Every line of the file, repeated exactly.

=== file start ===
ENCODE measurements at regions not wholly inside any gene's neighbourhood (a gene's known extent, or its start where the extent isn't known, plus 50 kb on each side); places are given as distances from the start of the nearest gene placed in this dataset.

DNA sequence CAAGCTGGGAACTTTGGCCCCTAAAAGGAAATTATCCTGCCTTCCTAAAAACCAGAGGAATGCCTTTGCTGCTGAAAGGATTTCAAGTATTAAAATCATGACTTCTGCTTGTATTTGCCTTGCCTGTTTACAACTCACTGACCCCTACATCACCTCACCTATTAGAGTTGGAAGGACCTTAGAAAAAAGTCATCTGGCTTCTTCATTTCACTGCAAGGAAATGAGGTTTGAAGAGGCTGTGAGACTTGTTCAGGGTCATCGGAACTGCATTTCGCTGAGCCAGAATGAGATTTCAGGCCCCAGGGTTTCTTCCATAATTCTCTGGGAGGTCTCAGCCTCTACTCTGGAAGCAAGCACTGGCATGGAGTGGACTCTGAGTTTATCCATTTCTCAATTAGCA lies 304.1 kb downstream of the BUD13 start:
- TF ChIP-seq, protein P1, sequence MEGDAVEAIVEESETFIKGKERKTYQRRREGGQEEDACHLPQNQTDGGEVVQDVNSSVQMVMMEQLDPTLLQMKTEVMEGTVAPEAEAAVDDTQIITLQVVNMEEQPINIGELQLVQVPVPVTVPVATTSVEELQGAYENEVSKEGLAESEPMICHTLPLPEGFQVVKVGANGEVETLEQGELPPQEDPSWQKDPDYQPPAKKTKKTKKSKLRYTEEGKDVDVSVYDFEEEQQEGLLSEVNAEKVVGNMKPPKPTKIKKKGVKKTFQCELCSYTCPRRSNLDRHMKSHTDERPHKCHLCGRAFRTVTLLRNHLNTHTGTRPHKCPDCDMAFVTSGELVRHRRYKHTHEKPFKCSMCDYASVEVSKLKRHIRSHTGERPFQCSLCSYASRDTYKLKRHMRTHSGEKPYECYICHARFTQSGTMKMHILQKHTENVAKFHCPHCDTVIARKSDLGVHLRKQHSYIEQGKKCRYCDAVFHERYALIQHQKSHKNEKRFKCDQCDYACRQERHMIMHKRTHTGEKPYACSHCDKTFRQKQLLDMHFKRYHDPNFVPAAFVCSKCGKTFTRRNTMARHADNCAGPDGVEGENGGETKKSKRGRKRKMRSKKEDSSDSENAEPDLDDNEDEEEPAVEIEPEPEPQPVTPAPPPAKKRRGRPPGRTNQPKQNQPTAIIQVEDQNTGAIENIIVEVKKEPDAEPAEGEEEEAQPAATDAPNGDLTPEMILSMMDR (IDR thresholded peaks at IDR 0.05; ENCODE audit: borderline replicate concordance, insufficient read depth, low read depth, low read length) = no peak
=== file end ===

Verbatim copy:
ENCODE measurements at regions not wholly inside any gene's neighbourhood (a gene's known extent, or its start where the extent isn't known, plus 50 kb on each side); places are given as distances from the start of the nearest gene placed in this dataset.

DNA sequence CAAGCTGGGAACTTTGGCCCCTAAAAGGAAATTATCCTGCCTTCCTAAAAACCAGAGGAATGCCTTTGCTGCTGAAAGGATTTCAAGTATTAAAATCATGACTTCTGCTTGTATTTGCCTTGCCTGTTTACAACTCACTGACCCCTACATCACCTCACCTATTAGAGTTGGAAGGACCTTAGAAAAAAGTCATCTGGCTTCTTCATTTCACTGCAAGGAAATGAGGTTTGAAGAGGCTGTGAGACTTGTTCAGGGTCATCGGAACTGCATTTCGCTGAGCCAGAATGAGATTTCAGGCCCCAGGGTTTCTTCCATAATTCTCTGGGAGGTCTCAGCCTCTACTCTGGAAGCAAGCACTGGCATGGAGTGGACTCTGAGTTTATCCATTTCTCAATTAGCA lies 304.1 kb downstream of the BUD13 start:
- TF ChIP-seq, protein P1, sequence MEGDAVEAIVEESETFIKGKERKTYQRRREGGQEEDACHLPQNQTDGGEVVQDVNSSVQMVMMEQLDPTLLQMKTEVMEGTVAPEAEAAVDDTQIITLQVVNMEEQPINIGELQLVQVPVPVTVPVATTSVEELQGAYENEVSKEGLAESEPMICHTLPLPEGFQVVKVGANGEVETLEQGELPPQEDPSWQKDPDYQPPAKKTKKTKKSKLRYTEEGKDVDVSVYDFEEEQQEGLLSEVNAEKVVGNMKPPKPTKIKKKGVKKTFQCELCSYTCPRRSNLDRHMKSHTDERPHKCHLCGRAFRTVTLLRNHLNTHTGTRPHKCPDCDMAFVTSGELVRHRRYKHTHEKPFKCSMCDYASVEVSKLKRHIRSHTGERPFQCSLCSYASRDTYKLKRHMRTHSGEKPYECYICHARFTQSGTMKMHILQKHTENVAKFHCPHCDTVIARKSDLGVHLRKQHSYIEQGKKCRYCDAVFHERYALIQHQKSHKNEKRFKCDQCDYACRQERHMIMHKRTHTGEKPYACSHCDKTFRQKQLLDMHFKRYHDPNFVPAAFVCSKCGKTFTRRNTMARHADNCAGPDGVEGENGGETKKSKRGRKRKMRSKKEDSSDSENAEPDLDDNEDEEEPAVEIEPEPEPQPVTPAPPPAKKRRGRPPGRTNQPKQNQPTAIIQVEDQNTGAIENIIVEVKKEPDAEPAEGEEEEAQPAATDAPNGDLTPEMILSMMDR (IDR thresholded peaks at IDR 0.05; ENCODE audit: borderline replicate concordance, insufficient read depth, low read depth, low read length) = no peak